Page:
Just getting off work, Trond treated me to a really fancy Japanese dinner at a local place where the likes of past-president Kennedy would eat when he came to Tokyo. As if this wasn’t enough already, Trond also pulled out a couple gifts he had bought for me. One was a book on the crazy new-age Tokyo culture, and the other was a book on the more traditional zen culture of Japan. He then brought me to an Indian restaurant owned by one of his friends. We ended up having a second dinner while Trond explained his new online business plan to me. Other then trying to stop by stomach from exploding, I was super inspired by the business model Trond unfolded before me and also impressed with the amazing naan bread and curry I had just gobbled down.
It was now getting late and Trond had to get back to his family. Before heading back, he quickly brought me to Tokyo’s famous human intersection and to the train station that would take me to the capsule hotel I was so excited about. Trond then offered to pay for a hotel (he thought I would be more comfortable) which I had to kindly decline. Not only was I stuck on the experience of a capsule hotel but I felt almost bad for receiving such a gift. I just couldn’t believe the kindness and generosity Trond showed me. And just moments after, when I thought Trond couldn’t be any more generous then he already had, I mentioned to him that I only had credit cards on me. Uh oh, this is a problem in Japan. Trond told me credit cards are very rarely accepted in Japan and I could only get cash from machines at 7/11. Rather than send me searching at midnight, Trond gave me $100 to get me through a couple of days until I found an international bank machine. I was so thankful and told him I would send it back to him via paypal as soon as I could.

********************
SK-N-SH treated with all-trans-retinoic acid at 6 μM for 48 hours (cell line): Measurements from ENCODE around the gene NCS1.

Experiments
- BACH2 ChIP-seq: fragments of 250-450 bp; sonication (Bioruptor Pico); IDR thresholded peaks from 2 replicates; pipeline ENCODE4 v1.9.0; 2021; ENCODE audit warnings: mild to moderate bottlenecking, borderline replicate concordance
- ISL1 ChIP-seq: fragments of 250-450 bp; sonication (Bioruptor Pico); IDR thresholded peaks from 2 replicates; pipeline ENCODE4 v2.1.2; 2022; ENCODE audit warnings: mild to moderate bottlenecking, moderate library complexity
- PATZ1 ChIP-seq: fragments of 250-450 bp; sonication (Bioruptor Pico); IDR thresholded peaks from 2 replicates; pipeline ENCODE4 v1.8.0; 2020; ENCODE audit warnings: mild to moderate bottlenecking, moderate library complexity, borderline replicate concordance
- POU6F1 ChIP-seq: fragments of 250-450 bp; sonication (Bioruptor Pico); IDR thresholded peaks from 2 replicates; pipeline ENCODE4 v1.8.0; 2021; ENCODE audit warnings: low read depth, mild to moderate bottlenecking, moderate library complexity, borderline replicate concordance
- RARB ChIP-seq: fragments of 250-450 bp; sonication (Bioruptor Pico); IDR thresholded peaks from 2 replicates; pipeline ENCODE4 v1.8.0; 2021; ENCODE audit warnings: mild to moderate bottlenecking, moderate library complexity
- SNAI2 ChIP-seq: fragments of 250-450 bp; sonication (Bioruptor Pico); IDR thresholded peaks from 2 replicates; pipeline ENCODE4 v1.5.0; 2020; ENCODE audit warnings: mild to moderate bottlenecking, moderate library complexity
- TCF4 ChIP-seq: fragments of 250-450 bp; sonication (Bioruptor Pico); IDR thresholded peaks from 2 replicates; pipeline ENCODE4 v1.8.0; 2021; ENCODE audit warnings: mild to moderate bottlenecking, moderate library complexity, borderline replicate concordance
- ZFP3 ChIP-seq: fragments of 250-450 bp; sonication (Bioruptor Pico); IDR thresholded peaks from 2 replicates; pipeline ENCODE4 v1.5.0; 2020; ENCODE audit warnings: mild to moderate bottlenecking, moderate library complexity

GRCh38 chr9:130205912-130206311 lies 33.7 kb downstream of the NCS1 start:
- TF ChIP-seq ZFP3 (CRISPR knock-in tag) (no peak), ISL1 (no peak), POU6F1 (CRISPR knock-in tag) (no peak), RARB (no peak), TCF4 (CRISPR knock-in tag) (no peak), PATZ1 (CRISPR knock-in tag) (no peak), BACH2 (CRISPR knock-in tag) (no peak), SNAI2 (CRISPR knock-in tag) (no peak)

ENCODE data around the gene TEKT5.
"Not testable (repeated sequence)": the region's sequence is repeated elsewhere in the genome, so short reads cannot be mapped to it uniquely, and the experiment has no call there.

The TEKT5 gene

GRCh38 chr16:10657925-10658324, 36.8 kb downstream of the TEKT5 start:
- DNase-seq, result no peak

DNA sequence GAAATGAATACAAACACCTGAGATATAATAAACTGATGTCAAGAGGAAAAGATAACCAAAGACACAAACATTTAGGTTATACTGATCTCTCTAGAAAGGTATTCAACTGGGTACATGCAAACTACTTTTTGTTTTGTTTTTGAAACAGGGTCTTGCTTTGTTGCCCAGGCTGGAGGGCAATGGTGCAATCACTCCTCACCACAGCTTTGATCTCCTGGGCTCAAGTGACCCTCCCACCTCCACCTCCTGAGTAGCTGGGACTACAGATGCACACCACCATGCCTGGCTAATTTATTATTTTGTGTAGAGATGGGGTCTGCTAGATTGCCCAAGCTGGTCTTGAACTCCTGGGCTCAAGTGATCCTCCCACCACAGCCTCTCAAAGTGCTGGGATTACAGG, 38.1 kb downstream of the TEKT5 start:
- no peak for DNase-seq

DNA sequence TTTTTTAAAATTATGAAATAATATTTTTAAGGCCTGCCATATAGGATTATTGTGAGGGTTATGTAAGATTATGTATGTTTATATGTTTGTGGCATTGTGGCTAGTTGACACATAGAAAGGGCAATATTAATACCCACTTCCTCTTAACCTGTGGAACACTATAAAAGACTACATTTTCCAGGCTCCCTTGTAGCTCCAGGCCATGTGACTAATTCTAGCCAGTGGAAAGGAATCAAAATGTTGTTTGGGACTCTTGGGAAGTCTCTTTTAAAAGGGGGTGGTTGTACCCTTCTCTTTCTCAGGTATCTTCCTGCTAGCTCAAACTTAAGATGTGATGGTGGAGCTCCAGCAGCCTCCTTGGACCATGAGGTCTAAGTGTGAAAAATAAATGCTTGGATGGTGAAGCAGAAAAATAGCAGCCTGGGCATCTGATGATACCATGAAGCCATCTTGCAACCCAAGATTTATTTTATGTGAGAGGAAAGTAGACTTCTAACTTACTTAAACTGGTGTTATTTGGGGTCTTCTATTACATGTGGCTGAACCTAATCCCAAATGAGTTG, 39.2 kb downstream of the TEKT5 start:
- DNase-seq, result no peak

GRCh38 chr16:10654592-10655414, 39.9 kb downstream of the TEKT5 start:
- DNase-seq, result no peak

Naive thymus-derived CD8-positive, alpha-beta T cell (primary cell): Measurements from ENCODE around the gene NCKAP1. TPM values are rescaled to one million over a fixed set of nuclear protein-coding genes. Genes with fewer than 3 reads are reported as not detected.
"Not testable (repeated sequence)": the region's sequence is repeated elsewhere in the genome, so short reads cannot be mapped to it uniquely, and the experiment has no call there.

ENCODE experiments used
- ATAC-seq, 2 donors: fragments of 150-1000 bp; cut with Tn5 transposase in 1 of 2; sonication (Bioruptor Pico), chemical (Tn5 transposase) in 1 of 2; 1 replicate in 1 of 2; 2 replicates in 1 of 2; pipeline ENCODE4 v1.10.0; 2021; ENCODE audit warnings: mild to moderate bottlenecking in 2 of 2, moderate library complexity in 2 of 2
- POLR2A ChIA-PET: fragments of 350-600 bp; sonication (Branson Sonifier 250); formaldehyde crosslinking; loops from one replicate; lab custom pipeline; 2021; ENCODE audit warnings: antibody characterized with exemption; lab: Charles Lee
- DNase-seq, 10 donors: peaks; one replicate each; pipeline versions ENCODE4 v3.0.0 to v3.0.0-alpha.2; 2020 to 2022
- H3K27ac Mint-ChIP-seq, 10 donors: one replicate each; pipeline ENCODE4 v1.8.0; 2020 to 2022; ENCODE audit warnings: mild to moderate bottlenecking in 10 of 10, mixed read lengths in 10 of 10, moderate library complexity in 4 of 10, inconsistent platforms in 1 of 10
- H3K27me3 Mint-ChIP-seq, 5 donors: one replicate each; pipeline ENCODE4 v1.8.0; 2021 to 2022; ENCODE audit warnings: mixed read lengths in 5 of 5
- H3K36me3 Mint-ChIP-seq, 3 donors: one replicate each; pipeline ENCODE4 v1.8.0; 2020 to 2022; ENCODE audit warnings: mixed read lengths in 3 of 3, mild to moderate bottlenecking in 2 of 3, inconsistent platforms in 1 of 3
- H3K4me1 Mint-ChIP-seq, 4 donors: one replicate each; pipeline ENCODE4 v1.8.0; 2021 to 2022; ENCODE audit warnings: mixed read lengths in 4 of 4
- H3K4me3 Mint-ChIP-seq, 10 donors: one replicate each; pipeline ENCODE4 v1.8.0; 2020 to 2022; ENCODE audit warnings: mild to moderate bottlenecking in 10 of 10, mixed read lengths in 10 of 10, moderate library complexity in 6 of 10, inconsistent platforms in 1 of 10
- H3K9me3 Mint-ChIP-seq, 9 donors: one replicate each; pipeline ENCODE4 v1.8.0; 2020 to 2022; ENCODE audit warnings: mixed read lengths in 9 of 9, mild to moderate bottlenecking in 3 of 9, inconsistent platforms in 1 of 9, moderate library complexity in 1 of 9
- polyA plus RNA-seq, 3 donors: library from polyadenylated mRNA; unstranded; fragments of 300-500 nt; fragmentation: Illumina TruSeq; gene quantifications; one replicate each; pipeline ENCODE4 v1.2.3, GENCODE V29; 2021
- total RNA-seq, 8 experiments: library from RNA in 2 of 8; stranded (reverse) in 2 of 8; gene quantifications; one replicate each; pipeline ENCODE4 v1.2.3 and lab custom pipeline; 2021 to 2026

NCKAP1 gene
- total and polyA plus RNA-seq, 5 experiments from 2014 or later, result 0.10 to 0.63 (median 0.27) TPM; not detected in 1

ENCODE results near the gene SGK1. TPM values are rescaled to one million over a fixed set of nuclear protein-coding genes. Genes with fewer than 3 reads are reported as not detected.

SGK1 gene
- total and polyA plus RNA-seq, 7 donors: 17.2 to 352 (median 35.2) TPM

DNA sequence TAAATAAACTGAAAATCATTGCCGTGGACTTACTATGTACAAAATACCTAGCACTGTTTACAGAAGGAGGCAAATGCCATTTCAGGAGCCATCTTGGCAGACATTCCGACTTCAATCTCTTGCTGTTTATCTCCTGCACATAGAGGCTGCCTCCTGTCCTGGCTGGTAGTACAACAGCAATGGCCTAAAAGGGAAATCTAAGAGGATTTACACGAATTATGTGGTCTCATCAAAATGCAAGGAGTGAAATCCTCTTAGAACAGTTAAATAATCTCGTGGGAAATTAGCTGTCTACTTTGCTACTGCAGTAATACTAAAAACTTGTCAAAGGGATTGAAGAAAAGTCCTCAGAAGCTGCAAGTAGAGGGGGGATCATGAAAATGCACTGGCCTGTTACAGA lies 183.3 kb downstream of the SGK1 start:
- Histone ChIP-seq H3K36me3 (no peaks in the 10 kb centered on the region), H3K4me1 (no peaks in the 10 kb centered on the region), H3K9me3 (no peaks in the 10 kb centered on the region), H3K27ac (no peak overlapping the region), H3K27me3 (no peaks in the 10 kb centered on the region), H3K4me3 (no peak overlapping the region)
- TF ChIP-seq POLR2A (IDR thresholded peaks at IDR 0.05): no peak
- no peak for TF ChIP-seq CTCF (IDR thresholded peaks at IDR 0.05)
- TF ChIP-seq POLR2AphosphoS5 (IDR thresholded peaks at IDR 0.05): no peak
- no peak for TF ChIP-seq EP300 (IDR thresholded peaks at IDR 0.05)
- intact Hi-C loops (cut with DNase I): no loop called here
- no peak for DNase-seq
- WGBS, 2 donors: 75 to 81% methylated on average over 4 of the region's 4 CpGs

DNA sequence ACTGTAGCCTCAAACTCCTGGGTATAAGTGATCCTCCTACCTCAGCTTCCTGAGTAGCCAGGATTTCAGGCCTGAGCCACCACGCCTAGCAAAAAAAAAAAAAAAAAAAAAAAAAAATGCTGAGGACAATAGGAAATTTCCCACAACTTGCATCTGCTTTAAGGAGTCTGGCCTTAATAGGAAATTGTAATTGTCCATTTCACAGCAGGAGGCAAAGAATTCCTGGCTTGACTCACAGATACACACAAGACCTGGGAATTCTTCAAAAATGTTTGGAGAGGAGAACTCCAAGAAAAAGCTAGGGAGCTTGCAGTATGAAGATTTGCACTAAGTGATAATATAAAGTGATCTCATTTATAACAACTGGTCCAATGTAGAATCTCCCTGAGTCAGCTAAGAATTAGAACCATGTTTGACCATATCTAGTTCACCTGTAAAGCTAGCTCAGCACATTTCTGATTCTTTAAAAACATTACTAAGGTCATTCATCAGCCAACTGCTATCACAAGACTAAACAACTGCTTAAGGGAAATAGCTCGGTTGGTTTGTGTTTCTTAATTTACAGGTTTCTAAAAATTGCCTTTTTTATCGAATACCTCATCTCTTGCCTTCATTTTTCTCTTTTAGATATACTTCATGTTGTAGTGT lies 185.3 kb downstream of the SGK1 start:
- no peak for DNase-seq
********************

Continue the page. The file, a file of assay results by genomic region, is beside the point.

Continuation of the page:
I then said bye, sat down on the train, and thought about the amazing person that I just met. I was truly astonished by the kindness I was shown, both from Trond and Wakato (and Keiko). I was just a stranger who said “hello” via email. Next thing you know, I’m eating a fancy dinner in Tokyo with the president of a company and eating a traditional Japanese meal next to an ancient temple with a Japanese local.
After 30 minutes, I arrived at my capsule hotel, excited to see one for my first time and also excited to sleep. I awkwardly stumbled my way through the check-in process and found my “coffin-in-a-wall” that would be my bed. It actually wasn’t bad at all. It had its own T.V. (which I didn’t watch), a built-in alarm clock and radio, and a little curtain at your feet for extra privacy. I pulled out my trusty earplugs, nestled into the blankets, thought about the inspiring people I met over the last 6 days, and went to sleep.
Japan was such a great trip. I met these wonderful people above, some awesome people via couchsurfing, and partied with 11,000 people from over 100 countries during the JCI World Congress. Japan became yet another addition to my memories of a lifetime and continued to remind me why I love travel, love meeting people, and why I will continue chasing adventure for the rest of my life.